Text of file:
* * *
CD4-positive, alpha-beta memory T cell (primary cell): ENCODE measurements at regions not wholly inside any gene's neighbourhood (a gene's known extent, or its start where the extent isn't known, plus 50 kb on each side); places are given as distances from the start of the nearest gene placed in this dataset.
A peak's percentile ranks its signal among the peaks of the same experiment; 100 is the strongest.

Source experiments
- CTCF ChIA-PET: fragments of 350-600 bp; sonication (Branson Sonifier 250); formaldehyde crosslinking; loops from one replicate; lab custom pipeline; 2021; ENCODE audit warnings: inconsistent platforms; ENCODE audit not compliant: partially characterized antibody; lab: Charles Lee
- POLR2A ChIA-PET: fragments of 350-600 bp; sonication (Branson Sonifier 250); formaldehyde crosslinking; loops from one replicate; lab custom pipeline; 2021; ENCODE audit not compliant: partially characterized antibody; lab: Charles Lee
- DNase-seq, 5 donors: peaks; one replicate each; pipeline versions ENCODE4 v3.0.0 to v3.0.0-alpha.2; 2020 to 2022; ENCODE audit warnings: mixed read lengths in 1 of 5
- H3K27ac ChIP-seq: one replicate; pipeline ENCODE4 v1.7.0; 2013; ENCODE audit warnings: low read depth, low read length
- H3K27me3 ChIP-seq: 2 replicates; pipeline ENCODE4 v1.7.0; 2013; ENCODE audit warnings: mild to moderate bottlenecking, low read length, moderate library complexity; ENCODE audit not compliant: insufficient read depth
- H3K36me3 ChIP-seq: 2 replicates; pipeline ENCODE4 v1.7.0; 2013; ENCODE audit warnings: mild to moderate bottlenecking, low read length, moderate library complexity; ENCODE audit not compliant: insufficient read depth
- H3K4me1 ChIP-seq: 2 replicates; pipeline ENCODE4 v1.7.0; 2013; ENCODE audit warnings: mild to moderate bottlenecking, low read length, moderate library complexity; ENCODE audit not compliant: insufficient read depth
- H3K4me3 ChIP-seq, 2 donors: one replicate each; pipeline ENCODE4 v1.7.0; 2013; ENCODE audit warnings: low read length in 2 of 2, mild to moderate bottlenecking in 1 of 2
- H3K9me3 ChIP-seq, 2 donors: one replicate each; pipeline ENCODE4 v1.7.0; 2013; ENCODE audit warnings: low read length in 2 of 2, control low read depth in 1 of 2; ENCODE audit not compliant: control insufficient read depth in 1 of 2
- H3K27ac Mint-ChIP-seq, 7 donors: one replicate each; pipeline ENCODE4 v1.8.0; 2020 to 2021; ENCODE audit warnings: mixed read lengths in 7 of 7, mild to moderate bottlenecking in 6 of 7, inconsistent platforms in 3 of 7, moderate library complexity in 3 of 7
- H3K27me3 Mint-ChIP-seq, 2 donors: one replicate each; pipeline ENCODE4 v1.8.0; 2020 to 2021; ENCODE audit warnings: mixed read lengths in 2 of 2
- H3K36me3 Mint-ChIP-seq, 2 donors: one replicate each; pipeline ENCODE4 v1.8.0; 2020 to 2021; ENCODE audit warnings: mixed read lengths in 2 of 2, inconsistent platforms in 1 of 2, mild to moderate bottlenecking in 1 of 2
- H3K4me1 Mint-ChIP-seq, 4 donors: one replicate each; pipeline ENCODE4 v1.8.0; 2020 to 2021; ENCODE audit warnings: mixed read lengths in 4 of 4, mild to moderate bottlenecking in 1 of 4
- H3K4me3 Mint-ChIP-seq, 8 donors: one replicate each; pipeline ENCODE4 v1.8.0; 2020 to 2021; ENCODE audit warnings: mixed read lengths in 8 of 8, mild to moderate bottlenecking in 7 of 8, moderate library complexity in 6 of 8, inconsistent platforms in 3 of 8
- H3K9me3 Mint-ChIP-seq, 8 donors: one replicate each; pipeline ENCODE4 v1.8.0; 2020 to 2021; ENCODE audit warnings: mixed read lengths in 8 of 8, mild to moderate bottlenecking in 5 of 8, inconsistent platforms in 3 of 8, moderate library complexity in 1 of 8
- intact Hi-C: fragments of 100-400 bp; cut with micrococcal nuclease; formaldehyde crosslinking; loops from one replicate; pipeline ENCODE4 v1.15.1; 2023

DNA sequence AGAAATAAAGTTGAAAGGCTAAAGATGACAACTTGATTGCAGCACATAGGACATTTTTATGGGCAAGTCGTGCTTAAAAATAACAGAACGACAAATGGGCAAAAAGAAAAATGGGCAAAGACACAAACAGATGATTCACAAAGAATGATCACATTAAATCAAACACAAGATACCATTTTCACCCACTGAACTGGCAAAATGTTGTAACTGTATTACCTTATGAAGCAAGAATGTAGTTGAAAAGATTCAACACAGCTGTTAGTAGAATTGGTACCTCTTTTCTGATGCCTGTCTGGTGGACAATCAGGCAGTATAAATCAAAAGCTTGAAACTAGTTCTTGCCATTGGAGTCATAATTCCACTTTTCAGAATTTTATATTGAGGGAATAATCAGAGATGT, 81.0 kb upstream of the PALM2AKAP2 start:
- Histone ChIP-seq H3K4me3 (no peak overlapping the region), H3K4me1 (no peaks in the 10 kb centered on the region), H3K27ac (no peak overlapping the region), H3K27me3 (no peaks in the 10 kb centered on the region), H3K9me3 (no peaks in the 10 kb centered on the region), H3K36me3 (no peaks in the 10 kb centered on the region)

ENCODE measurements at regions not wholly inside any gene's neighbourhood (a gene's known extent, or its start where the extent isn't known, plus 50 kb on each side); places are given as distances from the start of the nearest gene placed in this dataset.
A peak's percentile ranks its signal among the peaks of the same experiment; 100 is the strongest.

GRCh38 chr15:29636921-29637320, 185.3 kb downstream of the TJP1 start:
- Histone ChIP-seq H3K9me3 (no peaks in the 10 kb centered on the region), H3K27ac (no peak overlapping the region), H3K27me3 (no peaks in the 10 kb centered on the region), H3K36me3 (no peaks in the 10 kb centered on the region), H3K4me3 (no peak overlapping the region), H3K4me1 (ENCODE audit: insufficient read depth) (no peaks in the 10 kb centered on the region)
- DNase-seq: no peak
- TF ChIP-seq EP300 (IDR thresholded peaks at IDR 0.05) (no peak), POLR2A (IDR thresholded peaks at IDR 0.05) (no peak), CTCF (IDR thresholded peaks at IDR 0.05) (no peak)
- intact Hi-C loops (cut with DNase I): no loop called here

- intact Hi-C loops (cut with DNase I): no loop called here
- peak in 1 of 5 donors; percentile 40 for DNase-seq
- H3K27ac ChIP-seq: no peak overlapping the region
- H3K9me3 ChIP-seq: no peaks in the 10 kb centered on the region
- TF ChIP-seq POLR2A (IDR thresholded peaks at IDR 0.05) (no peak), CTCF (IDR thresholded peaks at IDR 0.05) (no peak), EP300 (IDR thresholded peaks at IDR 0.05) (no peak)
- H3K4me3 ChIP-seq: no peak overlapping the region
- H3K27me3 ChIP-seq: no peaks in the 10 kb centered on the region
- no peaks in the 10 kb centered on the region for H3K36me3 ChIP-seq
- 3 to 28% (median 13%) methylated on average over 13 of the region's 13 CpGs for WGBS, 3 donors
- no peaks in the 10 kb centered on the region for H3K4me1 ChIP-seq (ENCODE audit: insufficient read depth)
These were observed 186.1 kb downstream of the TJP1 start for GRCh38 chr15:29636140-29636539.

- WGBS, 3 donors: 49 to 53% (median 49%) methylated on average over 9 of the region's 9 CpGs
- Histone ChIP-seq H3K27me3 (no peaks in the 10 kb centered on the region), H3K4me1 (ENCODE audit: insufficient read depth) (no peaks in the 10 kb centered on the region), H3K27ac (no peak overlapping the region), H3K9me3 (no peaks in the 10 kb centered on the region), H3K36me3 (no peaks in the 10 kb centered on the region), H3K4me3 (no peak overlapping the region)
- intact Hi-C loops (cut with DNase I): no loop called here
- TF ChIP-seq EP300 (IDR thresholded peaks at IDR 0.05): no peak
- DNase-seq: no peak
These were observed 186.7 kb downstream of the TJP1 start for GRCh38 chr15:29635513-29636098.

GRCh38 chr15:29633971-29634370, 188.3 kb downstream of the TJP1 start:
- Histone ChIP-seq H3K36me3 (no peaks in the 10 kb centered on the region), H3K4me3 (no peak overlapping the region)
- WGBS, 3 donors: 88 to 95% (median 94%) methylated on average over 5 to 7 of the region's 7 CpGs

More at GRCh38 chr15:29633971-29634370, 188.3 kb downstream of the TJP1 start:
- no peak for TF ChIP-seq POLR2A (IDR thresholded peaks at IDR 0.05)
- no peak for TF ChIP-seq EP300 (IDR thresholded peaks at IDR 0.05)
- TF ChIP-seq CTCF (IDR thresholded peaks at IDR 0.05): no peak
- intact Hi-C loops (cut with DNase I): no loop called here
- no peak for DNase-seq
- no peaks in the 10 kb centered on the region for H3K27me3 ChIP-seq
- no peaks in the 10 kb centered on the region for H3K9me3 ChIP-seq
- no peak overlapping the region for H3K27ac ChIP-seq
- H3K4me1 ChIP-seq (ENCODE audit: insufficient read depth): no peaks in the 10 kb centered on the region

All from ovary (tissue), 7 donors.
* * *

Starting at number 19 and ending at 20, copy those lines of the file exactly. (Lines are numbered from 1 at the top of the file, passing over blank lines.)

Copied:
- intact Hi-C: fragments of 100-400 bp; cut with micrococcal nuclease; formaldehyde crosslinking; loops from one replicate; pipeline ENCODE4 v1.15.1; 2023

DNA sequence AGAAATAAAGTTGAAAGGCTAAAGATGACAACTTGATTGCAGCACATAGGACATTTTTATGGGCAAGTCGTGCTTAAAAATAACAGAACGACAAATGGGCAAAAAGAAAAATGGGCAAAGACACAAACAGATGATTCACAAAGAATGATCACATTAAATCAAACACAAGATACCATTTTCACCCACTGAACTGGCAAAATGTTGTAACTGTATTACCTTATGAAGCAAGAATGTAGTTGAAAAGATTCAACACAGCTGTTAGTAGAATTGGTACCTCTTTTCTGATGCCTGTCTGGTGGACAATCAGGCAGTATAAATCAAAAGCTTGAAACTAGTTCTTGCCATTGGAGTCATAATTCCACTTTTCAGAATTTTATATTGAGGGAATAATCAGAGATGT, 81.0 kb upstream of the PALM2AKAP2 start: